As part of my university course we were comissioned to work on a project of our choice. I decided to choose a project which would help me expand upon and build skills which I thought would be useful for the path I want to follow. I chose a brief to create a website set by the Royal Observer Corps Museum Trust for the Royal Obvserver Corps Museum.
They wanted a website which would replace the current one and to spread the ROCM's message. The site also had to be built in a way where it could be easily edited by members of staff, meaning that we would need to implement a CMS (Content-Management-System) into the website.
I chose this brief because I thought it would be extremely helpful to begin learning how to set up a CMS (or most probably a wordpress) site as a significant portion of the visible web is run off of these systems.
Our group consisted of three members: a designer (Matt Rogers), another developer (Anya Jessop) and me. Me and the other developer decided early on that they would be in charge of handling the front-end html and css for the site and I would be in charge of setting it up as a CMS site (Which later we settled on being the creation of a custom wordpress theme for the ROCM.) and handling that end of things. So my role was ensuring that the site was easily to edit and use from their end and allowed them to update
To start with we looked into different CMS's to see whether any of the existing alternatives would be better for the ROCM to use than wordpress. We looked into Craft which we deemed too complex and although allowing for the user to do more than base wordpress, we decided this increase of options would only complicate things for the clients.
We decided to stick with wordpress as creating a theme would allow us to customise the site's appearance to the design it and still have the text and content editable by the ROCM.
Initially in order to get an understanding for the feel and appearance we wanted to go for with the site. We began looking into some existing sites for similar institutions. We looked into the British museum. Hampshire Cultural Trust and Imperial War Museum's websites. A trend emerged that the sites all seemed to stress the importance of showing their information (particularly for events) very clearly and logically. This helped to inform the designs that Matt later worked on.
The design of the website was being handled by Matt. He took what we were given by the ROCM and incorporated their guidance and requests into the design. For example, he sampled the colour-scheme for the site off a medal. Me and Anya gave him regular feedback on the designs and we corresponded very frequently with updates on how we were doing to keep the process iterative. You can see how feedback shifted Matt's designs above through how they evolved.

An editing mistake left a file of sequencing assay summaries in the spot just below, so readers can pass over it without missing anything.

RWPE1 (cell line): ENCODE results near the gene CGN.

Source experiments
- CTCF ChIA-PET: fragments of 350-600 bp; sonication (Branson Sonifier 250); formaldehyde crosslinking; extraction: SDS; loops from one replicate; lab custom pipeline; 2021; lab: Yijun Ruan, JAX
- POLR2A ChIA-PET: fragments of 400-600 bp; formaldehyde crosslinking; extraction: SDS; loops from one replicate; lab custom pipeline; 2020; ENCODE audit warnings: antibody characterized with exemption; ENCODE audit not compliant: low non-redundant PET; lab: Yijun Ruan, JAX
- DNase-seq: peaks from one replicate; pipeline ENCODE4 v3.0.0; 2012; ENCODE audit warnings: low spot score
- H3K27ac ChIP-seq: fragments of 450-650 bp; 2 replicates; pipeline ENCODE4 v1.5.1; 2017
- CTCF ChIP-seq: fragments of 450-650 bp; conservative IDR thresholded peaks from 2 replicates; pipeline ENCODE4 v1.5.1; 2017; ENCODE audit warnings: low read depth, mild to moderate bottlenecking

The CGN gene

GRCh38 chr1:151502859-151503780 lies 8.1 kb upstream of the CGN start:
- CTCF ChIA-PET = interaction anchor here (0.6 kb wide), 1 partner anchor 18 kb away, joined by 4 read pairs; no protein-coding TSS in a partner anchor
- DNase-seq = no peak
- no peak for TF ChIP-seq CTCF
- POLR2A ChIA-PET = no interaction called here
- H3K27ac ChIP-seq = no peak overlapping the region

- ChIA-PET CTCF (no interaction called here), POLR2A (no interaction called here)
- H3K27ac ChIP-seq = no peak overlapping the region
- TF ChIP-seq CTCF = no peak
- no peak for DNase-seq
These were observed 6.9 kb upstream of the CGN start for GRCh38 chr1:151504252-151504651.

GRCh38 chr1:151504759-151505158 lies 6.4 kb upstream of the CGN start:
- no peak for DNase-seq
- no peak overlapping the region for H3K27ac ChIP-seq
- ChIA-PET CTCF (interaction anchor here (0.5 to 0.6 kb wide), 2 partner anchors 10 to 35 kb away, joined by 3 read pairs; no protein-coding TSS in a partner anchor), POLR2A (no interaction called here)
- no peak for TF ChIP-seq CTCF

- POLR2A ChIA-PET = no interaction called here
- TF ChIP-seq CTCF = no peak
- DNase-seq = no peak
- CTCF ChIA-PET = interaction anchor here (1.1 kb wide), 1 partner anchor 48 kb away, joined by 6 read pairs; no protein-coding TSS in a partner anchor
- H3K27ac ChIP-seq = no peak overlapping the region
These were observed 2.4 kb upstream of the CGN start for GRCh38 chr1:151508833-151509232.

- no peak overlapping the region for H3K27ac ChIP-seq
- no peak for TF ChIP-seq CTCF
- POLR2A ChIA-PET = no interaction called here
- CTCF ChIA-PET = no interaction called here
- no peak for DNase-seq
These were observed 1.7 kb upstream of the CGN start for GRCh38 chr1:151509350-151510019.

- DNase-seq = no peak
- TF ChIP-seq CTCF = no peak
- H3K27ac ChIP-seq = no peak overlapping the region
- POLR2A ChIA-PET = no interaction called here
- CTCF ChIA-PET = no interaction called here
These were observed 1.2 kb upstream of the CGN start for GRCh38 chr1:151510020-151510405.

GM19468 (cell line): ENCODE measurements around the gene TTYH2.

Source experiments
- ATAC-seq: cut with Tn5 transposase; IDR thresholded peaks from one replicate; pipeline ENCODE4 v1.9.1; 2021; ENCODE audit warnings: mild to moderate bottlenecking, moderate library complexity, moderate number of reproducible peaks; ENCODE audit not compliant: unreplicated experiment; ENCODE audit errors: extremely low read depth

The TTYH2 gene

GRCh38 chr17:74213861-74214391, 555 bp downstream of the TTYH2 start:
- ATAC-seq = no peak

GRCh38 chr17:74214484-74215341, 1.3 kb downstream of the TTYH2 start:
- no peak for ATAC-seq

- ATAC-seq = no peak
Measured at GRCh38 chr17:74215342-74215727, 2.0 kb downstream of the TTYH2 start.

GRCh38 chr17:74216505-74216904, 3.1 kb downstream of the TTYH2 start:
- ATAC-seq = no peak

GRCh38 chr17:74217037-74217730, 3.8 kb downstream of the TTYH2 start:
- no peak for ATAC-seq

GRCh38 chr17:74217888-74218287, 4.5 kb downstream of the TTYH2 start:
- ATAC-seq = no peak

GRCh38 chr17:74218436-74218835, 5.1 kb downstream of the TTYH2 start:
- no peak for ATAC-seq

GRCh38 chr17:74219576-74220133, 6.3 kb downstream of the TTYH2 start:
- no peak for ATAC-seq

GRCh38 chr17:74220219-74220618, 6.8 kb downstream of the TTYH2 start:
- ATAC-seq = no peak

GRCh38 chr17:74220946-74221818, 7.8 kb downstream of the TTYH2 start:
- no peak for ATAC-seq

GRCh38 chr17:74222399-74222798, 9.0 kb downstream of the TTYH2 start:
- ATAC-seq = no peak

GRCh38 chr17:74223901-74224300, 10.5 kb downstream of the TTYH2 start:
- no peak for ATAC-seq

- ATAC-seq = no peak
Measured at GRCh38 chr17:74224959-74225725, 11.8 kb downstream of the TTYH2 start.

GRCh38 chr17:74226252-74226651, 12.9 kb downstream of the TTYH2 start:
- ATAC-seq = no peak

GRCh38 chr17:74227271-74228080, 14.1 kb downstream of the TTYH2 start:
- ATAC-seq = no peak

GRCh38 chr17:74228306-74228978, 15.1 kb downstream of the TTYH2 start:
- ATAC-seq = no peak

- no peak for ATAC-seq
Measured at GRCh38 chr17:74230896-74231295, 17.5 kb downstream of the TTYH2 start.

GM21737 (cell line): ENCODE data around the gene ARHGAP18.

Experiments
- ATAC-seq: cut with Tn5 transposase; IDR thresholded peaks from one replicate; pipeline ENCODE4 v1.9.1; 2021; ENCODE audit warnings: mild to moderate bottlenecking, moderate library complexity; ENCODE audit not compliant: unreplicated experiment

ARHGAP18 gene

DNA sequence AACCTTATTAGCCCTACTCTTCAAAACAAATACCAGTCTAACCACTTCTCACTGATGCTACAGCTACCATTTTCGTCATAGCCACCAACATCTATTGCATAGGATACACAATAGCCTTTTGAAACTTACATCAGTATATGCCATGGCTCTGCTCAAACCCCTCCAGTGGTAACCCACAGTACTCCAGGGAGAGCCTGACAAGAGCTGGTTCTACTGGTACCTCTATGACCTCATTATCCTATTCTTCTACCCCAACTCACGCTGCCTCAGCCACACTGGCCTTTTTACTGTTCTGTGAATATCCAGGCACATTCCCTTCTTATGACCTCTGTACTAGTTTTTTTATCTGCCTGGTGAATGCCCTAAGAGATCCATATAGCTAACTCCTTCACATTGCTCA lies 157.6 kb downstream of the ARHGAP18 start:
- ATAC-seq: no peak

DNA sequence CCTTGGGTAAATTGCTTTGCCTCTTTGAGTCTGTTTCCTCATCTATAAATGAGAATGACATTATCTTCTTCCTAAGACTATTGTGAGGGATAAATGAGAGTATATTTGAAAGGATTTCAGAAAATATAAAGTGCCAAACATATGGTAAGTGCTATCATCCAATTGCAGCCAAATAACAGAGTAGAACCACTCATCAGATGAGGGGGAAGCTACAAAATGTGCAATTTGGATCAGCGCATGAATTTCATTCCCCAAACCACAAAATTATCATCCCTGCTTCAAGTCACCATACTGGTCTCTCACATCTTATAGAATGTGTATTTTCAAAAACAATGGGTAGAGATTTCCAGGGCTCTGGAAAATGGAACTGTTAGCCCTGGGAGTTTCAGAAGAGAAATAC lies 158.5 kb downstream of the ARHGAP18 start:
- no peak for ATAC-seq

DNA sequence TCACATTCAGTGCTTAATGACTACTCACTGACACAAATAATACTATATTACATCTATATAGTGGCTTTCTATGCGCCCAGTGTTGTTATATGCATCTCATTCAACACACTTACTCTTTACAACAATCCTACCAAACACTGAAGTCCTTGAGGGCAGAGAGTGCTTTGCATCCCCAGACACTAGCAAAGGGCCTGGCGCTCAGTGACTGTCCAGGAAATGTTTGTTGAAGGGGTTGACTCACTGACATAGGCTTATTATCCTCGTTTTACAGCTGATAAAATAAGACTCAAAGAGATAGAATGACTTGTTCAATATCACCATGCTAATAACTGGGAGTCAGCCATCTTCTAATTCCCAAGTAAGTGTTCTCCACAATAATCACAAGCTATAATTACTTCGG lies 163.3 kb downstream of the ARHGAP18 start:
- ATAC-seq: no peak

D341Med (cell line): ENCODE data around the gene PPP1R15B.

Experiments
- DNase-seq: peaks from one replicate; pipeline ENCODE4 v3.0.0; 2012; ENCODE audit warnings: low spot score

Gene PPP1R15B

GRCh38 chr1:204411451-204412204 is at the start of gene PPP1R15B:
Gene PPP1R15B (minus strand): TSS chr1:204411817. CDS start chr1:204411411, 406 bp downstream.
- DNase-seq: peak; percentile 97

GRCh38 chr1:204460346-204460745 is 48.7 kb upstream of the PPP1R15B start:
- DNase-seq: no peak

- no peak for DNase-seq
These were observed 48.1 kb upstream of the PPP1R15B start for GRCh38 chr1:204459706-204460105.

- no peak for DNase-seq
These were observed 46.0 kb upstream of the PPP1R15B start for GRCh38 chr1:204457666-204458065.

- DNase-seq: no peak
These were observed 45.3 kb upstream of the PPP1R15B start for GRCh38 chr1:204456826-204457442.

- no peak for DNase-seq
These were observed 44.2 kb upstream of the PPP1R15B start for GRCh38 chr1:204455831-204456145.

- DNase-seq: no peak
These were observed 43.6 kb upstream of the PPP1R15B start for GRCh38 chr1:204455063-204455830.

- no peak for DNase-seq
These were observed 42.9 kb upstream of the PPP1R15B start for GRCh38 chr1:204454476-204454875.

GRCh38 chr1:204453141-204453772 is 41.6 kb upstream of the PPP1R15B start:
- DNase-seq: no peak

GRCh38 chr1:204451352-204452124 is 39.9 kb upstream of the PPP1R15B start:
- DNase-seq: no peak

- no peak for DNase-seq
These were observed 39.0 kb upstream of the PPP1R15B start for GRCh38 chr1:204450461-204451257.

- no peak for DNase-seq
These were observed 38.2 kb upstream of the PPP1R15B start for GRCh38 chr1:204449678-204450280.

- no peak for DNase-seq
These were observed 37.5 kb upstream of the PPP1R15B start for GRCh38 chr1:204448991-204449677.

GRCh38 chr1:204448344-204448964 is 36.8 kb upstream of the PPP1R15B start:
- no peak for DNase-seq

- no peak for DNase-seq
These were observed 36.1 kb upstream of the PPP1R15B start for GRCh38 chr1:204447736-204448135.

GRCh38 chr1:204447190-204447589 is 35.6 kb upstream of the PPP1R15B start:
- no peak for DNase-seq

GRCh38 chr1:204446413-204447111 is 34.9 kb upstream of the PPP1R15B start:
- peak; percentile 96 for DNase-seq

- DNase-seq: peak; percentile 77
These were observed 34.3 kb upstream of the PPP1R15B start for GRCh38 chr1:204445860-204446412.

The front-end developer made the site using html and css and passed it onto me. I think this was a mistake and our lack of knowledge about creating a wordpress theme ahead of time made the process of passing the project off from front-end to a wordpress theme a lot more difficult.
Much of the effort spent on the html and css was wasted because the content in wordpress wouldn't allow for classes to be applied and wordpress calculated a lot automatically.
As Anya progressed we were still keeping up to date with one another and we were able to give feedback as the website progressed.
When it came time for me to code the site, I began to realise the limitations of wordpress. For example, the site had previously had two types of paragraph, one with two columns and one with a single column. This would be difficult to implement and include in wordpress without making things overcomplicated and so we decided to go with single paragraphs instead.
Another issue we had is that, when anya sent the files to me, she included wow.js on many of the images, However, if we wanted to allow the Royal observer corps Museum trust to edit the images, we couldn't have them have wow.js on them.
One aspect of our project was to produce a handover document with a guide on how to use and edit all of the seperate parts of the wordpress site. Anya organised this and Matt and I reviewed it for spelling mistakes and grammar, ensuring that everything was worded in an easy to understand way with minimal jargon.
You can see the final site Live here